Water kills butane hash oil yields
Butane picks up water during extractions and causes lower yields.
Butane picks up 3.25mL of water per liter and propane picks up 3.9mL of water per liter. To put it simply, water in butane and propane takes up space that prevents cannabinoids and terpenes from being fully extracted. That’s a problem.
How does water contaminate extractions?
Water contaminates extractions because of its effects on solubility – water in your butane and propane decreases the potential solubility of cannabinoids and terpenes, but it also picks up water soluble contaminants like plant chlorophyll, alkaloids, and flavonoids. If you’re looking for the simplest solution, just dehydrate your butane/propane. If you’re looking for perfection, purge your extractor with CO2.
Improve yields in 2 simple steps.
It’s all about the chemistry of inert conditions/reactions. There are two simple steps for high quality live resin extractions: 1. dehydrate your solvents; 2. purge your live plant materials and extractor with a dry gas like CO2. Putting together the steps of dehydrating your butane and purging your extractor will most certainly increase your yields, but it also functions to reduce contamination.
Dehydrating butane and propane is the most important step to improve yields in live resin and regular extractions.
Dehydrating your solvents is as easy as packing your extraction column with a substance such as 3A molecular sieves or activated alumina. Molecular sieves and activated alumina are used to dehydrate butane/propane in the gas phase – ie you do not pass liquid butane/propane through a column packed with these desiccants.
3A Molecular sieves are widely employed in the lab setting, where they’re used to dry solvents or keep solvents dried in the first place – they can hold up to 19-20% of their water weight. Molecular sieves are also FDA Approved for direct contact with consumable products. Activated alumina has a higher water capacity. It’s used in number of industrial drying applications for hydrocarbons, but there isn’t sufficient data proving its safety beyond “Satisfactory” compatibility with butane and propane.
Check out the post about recovery pump setup and see how to set up a system that will effectively dehydrate your butane and propane.
Desiccant math made easy.
You need to do little math to figure out how much space your molecular sieves will take up, and to figure out how many grams of molecular sieves you need. Molecular sieves cost approximately $100/500g, but they are nearly infinitely reusable. You can regenerate or dehydrate them by heating them up in a vacuum oven and pulling full vacuum. Here’s the math:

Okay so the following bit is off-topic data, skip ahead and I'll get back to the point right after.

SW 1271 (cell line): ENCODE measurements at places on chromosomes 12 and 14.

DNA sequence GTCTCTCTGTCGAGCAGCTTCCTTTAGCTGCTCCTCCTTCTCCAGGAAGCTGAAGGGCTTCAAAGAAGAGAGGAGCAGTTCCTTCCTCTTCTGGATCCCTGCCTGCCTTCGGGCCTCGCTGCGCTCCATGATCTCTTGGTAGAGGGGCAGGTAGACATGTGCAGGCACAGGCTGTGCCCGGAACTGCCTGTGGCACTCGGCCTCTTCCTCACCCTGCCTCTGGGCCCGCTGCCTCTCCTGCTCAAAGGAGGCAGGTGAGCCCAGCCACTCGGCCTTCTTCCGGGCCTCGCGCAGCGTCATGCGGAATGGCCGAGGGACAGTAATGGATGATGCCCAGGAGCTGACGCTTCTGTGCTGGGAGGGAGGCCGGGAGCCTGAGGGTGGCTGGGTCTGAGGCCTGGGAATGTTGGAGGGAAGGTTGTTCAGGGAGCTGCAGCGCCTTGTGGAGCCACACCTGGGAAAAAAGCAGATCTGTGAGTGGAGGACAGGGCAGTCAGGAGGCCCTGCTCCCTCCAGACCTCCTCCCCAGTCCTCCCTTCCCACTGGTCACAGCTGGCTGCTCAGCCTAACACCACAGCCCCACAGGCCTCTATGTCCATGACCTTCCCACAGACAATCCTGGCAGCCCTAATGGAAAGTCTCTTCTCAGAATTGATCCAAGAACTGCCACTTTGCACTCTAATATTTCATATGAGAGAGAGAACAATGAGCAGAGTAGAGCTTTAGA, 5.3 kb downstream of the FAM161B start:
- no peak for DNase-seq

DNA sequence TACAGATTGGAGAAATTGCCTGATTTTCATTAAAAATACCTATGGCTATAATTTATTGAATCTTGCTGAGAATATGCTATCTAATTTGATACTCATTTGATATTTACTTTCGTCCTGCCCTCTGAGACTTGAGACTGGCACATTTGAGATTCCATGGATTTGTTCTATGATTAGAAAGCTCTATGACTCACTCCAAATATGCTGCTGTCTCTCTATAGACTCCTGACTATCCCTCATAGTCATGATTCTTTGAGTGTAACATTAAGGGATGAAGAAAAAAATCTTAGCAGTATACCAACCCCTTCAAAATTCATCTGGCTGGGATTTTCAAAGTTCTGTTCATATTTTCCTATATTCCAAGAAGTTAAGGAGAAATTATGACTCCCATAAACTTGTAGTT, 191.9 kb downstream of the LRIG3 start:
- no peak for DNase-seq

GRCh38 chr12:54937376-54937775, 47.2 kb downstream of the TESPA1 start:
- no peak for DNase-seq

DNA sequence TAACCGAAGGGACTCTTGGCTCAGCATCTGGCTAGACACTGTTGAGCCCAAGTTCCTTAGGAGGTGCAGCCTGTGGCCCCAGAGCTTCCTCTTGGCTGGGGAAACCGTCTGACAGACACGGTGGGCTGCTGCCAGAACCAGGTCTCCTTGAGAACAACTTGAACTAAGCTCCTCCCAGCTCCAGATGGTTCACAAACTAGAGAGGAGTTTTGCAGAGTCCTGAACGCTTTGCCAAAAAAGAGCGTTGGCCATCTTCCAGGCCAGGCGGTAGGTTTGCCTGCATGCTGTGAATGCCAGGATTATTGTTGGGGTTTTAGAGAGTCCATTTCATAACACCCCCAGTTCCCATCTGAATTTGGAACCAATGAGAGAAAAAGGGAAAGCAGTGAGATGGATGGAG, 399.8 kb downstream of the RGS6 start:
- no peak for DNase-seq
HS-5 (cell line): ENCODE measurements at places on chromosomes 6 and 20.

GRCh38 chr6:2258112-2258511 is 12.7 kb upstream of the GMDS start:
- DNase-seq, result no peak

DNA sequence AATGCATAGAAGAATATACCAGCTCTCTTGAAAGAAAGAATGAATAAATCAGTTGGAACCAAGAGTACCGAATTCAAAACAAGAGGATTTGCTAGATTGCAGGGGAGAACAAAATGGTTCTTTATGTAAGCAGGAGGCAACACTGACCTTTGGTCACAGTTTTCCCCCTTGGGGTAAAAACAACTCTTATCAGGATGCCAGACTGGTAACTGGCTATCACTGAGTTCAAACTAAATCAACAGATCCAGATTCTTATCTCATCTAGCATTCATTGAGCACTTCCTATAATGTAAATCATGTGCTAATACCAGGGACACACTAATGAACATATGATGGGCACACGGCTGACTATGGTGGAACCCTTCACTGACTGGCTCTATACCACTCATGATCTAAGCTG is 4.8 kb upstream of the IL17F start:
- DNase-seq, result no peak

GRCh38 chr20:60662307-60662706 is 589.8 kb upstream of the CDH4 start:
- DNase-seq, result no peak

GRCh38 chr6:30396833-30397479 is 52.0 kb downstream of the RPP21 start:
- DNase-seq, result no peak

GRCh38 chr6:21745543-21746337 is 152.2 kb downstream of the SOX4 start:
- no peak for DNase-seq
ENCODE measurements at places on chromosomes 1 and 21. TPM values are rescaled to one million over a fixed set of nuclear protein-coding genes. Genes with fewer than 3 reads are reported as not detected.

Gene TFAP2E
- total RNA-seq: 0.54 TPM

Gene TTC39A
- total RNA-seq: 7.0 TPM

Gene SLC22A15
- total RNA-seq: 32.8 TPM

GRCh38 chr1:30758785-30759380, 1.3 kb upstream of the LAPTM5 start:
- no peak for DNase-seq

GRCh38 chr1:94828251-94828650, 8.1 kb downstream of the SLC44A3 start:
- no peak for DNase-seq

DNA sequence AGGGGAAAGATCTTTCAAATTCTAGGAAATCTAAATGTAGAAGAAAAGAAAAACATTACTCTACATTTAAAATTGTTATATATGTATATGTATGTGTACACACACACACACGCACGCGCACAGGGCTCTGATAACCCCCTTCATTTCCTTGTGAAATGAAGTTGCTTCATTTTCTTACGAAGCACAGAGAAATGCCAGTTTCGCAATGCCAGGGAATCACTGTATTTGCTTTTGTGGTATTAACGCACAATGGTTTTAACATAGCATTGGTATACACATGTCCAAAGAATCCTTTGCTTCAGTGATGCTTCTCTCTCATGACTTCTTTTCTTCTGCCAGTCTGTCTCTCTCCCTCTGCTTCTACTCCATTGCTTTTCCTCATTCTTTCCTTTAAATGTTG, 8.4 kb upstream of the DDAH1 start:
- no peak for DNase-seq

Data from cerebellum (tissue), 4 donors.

Most extraction artists use US pounds to measure their butane, so we have to do a few conversions. Let’s say you have 12 pounds of butane. You need to convert it to kilograms, so you can take into account the density of butane (assume 1bar/14.5psi and 20C/67F); you use the density to convert the mass (i.e. weight) of the butane into a volume (liters). Now you can multiply the number of liters by the water:butane conversion factor to determine the amount of water that the 12 pounds of butane can hold. Finally, multiply the amount of water in your butane by the water capacity of the molecular sieves. This shows you minimum number of milliliters or grams of molecular sieves you need to dehydrate your butane. That said, 675mL of molecular sieves weighs approximately 1000g. Buy two 500g containers and you’re home free.
Dehydrating your butane is a step forward in improving your extractions. Not only does water in butane decrease extraction efficiency, but it also causes increases the extraction of plant contaminants like chlorophyll, alkaloids, and flavonoids. If you’re looking for perfection, you’re going to run your extractor like an organic chemist synthesizing a compound under inert conditions. You’re drying off all the water from the extractor walls with a hot air gun, then you’re pumping out the water trapped in the atmosphere by pulling a full vacuum. These steps make for a higher quality and more consistent product.
Thermodynamic properties of butane and propane:
As always, if you have any questions please post them in the comments section. Your questions and time are valuable and we will make every attempt to help you through your process.